The healthcare industry is struggling, and not just with high costs or a shortage of practitioners. Healthcare has a cybersecurity problem. Reports and studies indicate that the healthcare industry is currently bearing the brunt of ransomware attacks while U.S. authorities in 2017 stated that cybersecurity in healthcare was in “critical condition.”
While cyberthreats to national power grids, financial institutions and even individual businesses are certainly troublesome and dangerous, the vulnerabilities in healthcare don’t just result in financial loss or political fallout; they could even result in the death of patients. So why aren’t things getting better? The constant small-scale attacks on healthcare systems that are usually prevented may go unnoticed, but there have also been several high-profile cases that have stressed the need for improvement, so what’s the holdup?
Well, just as the consequences of poor cybersecurity in healthcare are unique, so too are the challenges that must be overcome to make improvements. Here are some of the key risks and problems that have to be tackled:
- Privacy vs. Safety – It’s not that healthcare institutions don’t have cybersecurity measures in place, many of them do. But, more often than not, they’re only focusing on half of the problem. Strict regulations on the privacy of patient data have many institutions implementing robust systems of defense to keep personal data safe. The same cannot be said for protecting the connected devices and networks in clinics themselves that help doctors treat patients. Regulation in this area is lax and/or vague, partly because of some of the other challenges in this list.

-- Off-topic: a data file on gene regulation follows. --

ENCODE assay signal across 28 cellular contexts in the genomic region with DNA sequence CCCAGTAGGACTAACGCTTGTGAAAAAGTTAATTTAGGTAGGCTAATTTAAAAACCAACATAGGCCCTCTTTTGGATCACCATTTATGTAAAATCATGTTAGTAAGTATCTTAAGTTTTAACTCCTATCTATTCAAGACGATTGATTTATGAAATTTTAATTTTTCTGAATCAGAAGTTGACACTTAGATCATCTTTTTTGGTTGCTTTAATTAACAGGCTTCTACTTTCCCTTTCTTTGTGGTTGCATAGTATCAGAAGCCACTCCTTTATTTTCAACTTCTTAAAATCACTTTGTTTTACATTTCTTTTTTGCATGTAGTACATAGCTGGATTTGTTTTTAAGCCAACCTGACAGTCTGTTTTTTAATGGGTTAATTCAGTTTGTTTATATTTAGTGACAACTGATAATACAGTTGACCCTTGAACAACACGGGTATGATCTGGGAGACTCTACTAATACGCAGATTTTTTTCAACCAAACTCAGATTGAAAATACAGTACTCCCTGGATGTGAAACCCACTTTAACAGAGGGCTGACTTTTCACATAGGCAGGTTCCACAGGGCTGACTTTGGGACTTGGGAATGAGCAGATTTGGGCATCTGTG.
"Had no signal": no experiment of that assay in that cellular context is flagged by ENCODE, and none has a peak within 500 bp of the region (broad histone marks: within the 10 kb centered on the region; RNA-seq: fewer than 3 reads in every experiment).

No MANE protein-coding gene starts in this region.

- Everything is connected – Modern medicine relies on a countless number of separate, yet connected medical devices. Did you know that even pacemakers can be hacked? This proliferation of connected, but non-unified devices make it difficult for clinics and hospitals to keep everything updated with the latest security measures or to monitor everything for signs of an attack. What’s more, medical devices are expensive. Even compromised devices are not easily replaceable. And what happens if an outdated or compromised device is the only possible tool available to save a life?
- Focused on the patients – All practitioners are highly trained, but not in cybersecurity, which they often see as an administrative issue. No, they specialize in patient care and generally rely on others to give them the tools they need to work. Why does that matter? Because even hospitals with robust cybersecurity measures in place rely on doctors to update devices and spot suspicious cyber activity. All too often, practitioners aren’t trained in either of these skills.
- Personal devices – More and more doctors and nurses are being encouraged to bring their own personal devices to work as necessary. That includes personal smartphones, tablets, computers and other devices. This lowers administrative costs for the hospital and can make practitioners more flexible in their work, but every unsecured device that connects to any larger network is a vulnerable point, one that often isn’t accounted for.
- Black market economics – Medical records sell for big bucks on the black market, painting a huge target on healthcare institutions. While these may sell for $50 apiece, a social security number or credit card number may only be worth $1. A hacker with money on the mind and a buyer is going to hit a poorly-guarded medical facility for data before trying anywhere else.
Finally, the industry needs to acknowledge the consequences of inaction. The worst-case scenario sees a massive attack taking down computers and devices at multiple hospitals at the same time, disrupting urgent operations or leading to mistaken, potentially fatal, diagnoses. But even what may seem to be a relatively minor attack could be disastrous. Even if an attack manages to simply disrupt the workflow in a clinic or hospital for a few hours, statistics show that death rates increase during that time period, the same way they increase when a marathon stops traffic and cuts down response time.
Many institutions have some form of protection in place. But an increased investment in training staff by cybersecurity experts will help guide institutions down a safer and more secure path. The only other option is an insecure future.Share this on...